There are many things to be concerned with when selecting a book for your child to read, especially for children who haven’t become devoted to a specific genre or author. Usually, kids around 2nd to 3rd grades are still “playing the field,” trying to determine the books of most interest. Or, they’ll get hooked on one topic or one author, and you’ll want to see your child reach out and try new things.
It’s a great idea to have a reading book your child loves tucked into her backpack on the first day of school. Some kids are a bit more hesitant to fight for space (or a popular book) in the classroom library on the first day, so giving her one she already knows she loves will give her the confidence to start reading during quiet reading time. She’ll also feel better knowing she has a book she can read if together you’ve previewed or started reading it at home. Click here for classic books to read with your kids and a list of chapter books for kids in grades 3-5. Be sure to read how to find books your kids will love.
How to find new books for your child
Focus on their interests
What are your child’s favorite things to do? Is he a swimmer, an insect lover, an adventurer? Figure out what things are most interesting to your child and start searching. Your local children’s librarian, as well as the librarian at your child’s school, is often aware of many books for a variety of interests. At our local library, there’s a “secret” category box–parents can look up the category of interest, anything from dancing to mountains to mice, and be led to children’s books along with that topic.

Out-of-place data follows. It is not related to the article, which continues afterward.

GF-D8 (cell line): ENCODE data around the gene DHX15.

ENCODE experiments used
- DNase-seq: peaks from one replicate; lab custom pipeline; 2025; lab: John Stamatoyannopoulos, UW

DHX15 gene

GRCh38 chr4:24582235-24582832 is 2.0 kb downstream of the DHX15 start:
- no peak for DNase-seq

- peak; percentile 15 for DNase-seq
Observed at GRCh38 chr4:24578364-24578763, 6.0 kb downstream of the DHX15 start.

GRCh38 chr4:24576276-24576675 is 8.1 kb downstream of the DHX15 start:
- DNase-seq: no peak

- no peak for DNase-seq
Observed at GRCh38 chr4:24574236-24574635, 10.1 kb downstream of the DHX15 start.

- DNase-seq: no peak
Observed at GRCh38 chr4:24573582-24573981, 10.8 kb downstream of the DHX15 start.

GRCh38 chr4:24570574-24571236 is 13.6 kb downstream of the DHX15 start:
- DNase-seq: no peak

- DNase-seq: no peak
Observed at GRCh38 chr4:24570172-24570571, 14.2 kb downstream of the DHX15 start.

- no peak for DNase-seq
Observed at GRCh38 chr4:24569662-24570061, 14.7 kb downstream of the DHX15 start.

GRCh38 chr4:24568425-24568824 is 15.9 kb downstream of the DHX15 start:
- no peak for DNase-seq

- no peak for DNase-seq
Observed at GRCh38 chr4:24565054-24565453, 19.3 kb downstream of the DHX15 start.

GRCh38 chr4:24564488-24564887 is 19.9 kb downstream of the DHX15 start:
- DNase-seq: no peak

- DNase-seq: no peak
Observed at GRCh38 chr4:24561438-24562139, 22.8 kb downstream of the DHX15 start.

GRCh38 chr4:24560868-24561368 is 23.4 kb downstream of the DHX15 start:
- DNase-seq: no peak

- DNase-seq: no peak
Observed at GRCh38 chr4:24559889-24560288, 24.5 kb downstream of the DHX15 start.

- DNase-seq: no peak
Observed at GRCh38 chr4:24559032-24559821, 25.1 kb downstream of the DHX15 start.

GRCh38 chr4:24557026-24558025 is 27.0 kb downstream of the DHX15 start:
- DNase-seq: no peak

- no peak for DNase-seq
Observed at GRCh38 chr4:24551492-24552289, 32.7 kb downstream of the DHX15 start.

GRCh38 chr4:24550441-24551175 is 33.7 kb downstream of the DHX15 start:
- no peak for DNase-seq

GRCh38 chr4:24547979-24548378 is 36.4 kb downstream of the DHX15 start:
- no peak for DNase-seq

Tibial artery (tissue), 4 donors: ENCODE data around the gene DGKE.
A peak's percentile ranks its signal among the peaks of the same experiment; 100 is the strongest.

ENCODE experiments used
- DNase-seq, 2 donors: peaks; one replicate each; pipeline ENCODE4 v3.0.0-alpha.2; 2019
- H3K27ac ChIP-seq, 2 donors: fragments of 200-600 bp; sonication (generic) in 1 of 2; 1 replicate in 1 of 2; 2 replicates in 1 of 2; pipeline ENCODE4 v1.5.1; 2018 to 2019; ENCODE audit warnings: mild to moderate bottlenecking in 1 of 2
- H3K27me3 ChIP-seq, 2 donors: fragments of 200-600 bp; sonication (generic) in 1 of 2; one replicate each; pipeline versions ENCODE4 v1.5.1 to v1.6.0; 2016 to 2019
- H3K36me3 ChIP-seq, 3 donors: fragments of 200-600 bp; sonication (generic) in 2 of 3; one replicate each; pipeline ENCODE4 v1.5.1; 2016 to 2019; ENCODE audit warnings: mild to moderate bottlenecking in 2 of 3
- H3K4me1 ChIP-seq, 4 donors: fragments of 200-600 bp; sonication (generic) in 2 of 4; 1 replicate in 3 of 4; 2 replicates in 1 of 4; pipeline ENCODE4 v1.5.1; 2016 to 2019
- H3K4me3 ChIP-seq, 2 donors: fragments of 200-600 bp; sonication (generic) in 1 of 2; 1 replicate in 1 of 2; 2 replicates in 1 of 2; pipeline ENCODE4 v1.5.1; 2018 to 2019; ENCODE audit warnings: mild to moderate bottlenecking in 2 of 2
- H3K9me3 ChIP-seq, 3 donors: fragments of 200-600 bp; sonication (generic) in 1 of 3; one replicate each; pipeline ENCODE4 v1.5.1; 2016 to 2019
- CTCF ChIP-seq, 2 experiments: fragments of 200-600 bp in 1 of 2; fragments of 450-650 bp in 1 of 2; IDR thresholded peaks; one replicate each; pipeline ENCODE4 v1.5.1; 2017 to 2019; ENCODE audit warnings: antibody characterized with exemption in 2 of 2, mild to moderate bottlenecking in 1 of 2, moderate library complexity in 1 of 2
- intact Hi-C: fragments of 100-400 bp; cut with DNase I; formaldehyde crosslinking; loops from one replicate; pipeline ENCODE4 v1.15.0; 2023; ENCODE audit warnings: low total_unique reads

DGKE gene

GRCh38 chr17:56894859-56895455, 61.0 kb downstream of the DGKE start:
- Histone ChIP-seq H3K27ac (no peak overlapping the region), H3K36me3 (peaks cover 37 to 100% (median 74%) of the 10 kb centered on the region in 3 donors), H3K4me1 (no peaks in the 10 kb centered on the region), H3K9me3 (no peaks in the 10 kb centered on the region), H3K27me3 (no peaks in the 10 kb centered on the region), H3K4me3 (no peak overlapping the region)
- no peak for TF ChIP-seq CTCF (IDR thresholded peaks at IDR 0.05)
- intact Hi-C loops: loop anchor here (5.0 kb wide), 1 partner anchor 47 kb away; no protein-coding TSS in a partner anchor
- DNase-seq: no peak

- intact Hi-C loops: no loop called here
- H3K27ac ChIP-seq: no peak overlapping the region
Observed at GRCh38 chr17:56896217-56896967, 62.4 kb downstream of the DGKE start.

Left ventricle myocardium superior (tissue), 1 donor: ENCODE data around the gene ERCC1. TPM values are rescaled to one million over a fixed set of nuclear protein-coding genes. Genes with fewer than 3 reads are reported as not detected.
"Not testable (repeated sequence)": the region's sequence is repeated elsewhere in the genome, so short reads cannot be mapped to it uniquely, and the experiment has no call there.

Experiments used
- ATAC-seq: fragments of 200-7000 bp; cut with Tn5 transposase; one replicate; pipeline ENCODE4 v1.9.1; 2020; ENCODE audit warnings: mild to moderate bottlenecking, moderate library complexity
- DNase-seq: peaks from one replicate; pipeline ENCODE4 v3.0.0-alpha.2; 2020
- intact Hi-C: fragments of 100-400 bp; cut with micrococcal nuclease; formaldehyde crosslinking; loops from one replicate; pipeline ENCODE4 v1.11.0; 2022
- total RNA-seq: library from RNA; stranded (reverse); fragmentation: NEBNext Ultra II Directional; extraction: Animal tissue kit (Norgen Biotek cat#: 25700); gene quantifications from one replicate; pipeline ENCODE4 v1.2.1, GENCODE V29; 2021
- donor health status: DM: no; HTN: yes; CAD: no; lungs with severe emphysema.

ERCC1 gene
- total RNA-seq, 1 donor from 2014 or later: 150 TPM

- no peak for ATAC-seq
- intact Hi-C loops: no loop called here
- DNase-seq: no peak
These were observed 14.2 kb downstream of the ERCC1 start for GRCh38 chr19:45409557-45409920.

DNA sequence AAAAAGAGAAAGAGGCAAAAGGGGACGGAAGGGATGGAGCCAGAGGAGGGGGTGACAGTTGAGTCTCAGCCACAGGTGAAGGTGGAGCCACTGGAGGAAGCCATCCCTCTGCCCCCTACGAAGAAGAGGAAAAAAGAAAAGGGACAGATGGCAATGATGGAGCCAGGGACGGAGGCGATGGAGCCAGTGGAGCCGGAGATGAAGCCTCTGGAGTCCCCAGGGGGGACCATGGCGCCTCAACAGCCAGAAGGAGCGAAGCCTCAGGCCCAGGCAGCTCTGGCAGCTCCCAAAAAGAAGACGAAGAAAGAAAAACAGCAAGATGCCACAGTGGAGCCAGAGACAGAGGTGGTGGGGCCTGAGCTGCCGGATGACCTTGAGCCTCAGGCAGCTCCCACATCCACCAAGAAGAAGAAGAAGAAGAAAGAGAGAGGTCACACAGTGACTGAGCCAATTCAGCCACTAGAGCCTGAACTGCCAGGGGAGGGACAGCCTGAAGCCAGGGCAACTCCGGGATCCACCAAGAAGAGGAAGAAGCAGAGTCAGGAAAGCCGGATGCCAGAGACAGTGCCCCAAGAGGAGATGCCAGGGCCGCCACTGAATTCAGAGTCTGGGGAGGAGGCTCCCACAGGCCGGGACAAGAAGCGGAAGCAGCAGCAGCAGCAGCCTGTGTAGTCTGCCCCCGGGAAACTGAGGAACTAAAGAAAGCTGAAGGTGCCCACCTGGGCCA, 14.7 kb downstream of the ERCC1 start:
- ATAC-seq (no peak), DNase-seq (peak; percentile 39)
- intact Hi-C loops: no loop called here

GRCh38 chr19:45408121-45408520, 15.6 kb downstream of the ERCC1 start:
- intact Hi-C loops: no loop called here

Focus in on your child’s favorite topic and find a role model in that field for your child to learn about. The Who Is/Who Was series has a few dozen books that tell about famous people’s lives from child- through adulthood, written for young readers. Kids also enjoy the Biography Comics – who? 29 Great Figures iPad app, which is created for kids about ages 9 and up.
Ask your friends
I love social media. At any time of day, I can ask a question, and I’m certain to get 5 engaging responses. Even more, I can offer ideas and suggestions. The chances are that if you’re looking for a book your kid will love, someone else’s kid already found it, so put it out there to the internet world that you’re looking for a book for your child, his age, and interests. I’m betting you’ll start a great discussion.
Search Pinterest for kids book lists
That’s right; there’s more to Pinterest than cooking, decor, and style. There are hundreds of book lists there as well. This group board has several pins with links to favorite books for adults and kids by mom bloggers, and this board was created by a library.
Volunteer in the school library or book fair
I never recommend volunteering to be nosy about kids, but I totally recommend volunteering to be nosy about books! My favorite event at my kids’ school is the book fair. I love straightening books after the kids look through them because I get to peek at books I haven’t heard of yet, sneaking glimpses to see what books are out there. And some of the most educational conversations occur when kids share what books they love and, together and with friends, we start looking for other books to inspire them. Warmed with such inspiration, I then surprise my kids’ with some new finds that other kids love.
Play on Amazon
If your child recently loved a book he read, look it up on Amazon, then scroll about halfway down the page to find the section titled “Customers Who Bought This Book Also Bought” and scroll to the right to find books by other, similar authors.
“Send it” from a friend
The power of suggestion isn’t so powerful when Mom recommends a book around here, but Santa and Grammy have an amazing ability to find books the kids will love. Yup, I’ve been one wrap and gift a book from someone else just to get my kids to try something I know they’ll love. Sometimes I just toss a book on their bed so that when they get home, it’s sitting there, enticing them… which is far more exciting than being handed a book from mom.
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